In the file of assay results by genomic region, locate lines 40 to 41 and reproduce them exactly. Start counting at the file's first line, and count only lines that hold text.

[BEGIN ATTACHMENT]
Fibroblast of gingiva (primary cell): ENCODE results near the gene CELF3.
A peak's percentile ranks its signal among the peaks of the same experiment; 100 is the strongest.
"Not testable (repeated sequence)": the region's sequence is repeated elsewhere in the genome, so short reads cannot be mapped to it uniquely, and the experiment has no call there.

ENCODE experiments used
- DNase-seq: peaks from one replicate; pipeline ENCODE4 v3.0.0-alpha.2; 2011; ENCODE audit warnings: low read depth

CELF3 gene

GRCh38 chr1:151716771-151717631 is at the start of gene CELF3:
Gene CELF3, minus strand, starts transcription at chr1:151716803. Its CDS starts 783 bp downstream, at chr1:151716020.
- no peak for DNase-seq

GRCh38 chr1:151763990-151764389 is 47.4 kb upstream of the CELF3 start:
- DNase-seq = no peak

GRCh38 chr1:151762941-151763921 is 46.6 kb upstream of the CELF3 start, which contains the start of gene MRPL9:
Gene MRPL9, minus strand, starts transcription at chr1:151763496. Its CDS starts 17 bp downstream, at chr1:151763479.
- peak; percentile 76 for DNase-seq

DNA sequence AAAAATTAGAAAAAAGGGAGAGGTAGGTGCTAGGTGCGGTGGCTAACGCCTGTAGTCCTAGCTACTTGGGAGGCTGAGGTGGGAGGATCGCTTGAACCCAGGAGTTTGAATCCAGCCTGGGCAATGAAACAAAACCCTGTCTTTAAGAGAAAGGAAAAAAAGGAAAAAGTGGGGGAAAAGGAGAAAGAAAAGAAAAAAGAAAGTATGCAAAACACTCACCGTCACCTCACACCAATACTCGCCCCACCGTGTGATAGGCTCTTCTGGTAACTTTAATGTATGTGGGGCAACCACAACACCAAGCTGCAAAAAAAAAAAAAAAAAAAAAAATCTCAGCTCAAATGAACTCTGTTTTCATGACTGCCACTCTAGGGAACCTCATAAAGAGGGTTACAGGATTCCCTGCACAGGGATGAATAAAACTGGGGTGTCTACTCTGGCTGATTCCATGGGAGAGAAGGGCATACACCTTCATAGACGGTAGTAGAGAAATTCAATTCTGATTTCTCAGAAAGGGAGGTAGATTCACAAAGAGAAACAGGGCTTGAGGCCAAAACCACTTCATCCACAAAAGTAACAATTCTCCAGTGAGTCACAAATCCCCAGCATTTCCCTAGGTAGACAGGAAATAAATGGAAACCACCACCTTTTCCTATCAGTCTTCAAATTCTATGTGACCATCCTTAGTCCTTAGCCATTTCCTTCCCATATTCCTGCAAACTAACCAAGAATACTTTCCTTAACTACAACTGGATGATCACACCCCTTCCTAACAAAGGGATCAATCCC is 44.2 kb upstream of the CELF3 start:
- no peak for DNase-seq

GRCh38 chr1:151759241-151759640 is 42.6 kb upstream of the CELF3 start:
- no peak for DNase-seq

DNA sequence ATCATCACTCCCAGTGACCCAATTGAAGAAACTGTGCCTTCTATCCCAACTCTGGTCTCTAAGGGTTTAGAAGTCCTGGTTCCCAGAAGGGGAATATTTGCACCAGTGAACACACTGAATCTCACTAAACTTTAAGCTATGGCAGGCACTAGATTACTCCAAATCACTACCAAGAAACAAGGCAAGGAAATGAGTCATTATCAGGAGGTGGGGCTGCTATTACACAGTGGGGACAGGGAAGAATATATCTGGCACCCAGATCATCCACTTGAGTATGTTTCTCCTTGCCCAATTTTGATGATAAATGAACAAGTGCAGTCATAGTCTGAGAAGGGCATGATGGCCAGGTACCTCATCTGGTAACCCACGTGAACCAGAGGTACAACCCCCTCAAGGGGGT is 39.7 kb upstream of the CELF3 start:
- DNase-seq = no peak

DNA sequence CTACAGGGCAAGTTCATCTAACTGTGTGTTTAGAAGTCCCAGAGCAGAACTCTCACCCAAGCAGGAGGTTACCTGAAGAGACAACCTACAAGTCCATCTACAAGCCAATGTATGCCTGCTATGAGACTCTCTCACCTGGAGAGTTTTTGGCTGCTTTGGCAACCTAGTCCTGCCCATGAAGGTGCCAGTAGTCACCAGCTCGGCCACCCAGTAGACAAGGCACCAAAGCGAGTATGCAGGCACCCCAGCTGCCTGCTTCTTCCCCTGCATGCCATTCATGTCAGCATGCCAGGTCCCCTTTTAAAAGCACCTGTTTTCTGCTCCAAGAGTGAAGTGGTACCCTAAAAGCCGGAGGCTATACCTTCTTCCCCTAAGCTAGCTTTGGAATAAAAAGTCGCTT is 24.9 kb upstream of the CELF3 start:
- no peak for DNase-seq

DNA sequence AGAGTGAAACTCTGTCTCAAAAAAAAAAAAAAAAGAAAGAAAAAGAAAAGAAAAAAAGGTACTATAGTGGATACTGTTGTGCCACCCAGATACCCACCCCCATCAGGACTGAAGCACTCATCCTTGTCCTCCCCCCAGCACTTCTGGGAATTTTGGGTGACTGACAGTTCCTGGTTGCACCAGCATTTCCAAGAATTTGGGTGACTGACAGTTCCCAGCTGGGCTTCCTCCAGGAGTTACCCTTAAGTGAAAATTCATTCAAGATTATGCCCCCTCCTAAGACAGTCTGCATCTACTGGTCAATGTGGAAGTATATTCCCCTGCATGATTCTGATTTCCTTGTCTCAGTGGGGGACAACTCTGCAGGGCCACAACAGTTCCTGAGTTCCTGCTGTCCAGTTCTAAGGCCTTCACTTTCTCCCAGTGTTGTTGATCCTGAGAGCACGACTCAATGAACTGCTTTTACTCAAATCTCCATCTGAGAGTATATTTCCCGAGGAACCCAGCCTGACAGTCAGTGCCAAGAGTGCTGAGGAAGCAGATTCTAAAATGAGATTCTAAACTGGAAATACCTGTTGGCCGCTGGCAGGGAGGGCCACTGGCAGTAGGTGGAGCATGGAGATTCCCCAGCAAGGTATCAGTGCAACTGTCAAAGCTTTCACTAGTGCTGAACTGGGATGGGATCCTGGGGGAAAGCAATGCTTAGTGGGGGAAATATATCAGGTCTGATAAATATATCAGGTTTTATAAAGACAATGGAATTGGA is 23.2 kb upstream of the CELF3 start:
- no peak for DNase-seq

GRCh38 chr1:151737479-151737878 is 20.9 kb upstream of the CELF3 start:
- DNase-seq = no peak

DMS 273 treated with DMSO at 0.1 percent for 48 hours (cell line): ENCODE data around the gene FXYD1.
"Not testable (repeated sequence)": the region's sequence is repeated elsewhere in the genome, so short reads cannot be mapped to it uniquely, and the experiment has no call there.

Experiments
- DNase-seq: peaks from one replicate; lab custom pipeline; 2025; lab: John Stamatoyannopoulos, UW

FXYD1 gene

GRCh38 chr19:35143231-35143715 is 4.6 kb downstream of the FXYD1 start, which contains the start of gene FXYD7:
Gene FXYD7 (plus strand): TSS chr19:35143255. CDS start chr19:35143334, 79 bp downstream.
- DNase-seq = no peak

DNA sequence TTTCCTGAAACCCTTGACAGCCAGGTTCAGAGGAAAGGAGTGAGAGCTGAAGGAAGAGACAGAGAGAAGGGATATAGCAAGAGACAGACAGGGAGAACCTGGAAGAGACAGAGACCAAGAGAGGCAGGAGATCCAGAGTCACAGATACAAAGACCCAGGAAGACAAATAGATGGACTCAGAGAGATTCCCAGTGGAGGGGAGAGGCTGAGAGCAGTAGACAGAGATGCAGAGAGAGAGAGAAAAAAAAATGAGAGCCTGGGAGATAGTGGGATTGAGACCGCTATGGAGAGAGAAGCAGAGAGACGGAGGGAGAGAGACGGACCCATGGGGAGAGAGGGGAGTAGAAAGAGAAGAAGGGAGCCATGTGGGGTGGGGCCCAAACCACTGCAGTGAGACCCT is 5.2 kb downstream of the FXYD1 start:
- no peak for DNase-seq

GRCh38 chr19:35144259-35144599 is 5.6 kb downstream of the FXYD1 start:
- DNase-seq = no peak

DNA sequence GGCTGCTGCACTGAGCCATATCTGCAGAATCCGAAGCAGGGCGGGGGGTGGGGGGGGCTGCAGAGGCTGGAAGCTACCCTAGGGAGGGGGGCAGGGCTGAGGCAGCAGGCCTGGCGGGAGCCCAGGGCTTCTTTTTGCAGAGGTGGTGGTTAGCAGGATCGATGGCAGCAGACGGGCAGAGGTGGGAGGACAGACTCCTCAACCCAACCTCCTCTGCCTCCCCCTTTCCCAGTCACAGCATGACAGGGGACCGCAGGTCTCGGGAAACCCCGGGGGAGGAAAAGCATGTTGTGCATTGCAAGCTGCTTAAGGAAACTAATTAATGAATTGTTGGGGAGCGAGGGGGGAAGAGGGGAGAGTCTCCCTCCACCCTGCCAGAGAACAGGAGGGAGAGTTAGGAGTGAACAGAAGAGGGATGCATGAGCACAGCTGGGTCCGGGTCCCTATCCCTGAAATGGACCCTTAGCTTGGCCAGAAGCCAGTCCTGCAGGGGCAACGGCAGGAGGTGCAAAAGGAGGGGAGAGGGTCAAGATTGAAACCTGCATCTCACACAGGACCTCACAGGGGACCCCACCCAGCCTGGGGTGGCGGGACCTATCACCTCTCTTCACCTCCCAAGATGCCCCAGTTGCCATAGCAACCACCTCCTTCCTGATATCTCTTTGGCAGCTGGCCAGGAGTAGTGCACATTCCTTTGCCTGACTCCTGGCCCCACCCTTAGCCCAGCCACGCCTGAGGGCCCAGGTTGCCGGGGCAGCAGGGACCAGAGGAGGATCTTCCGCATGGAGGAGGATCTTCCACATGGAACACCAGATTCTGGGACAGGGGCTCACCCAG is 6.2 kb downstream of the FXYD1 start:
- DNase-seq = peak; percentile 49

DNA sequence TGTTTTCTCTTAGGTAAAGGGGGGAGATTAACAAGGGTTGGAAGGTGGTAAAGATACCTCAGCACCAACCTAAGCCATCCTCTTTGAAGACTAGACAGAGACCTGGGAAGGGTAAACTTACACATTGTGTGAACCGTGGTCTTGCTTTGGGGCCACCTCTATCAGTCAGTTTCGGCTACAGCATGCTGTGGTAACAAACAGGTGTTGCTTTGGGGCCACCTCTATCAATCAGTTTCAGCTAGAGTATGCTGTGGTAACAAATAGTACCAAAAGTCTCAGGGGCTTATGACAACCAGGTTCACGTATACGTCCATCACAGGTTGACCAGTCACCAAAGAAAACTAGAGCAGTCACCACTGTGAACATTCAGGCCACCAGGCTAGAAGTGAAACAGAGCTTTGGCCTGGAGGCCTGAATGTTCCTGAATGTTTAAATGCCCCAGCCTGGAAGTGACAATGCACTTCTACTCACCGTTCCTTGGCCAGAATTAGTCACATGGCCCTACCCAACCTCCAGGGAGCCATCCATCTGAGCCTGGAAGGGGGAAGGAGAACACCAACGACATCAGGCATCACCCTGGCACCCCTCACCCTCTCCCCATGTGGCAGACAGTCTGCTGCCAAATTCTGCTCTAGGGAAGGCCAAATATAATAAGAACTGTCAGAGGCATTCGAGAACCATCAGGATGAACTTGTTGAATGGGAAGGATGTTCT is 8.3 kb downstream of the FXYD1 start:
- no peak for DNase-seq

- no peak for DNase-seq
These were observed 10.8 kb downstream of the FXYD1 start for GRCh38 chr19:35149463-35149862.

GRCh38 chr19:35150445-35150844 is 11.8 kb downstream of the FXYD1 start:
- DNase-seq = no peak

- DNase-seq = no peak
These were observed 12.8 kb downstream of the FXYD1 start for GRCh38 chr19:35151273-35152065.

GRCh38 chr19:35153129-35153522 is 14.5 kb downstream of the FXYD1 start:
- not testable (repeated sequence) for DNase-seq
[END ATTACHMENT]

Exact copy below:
- DNase-seq = peak; percentile 49

DNA sequence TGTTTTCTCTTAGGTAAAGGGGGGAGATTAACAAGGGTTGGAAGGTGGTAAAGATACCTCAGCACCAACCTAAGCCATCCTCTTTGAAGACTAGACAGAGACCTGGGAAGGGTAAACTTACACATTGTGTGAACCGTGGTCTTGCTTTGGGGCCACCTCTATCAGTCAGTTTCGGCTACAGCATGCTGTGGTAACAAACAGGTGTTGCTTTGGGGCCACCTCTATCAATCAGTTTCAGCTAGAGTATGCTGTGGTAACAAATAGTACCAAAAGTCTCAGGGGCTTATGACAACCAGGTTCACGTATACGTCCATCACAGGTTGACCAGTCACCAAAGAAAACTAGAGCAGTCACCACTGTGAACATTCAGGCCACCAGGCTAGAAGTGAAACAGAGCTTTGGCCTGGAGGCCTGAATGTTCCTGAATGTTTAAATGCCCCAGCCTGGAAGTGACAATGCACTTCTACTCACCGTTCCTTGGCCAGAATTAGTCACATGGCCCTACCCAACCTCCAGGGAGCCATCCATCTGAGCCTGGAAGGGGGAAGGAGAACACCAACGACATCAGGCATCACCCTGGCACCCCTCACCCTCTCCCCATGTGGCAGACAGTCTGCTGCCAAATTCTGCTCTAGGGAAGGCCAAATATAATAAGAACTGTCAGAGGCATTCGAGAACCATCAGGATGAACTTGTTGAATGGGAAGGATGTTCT is 8.3 kb downstream of the FXYD1 start: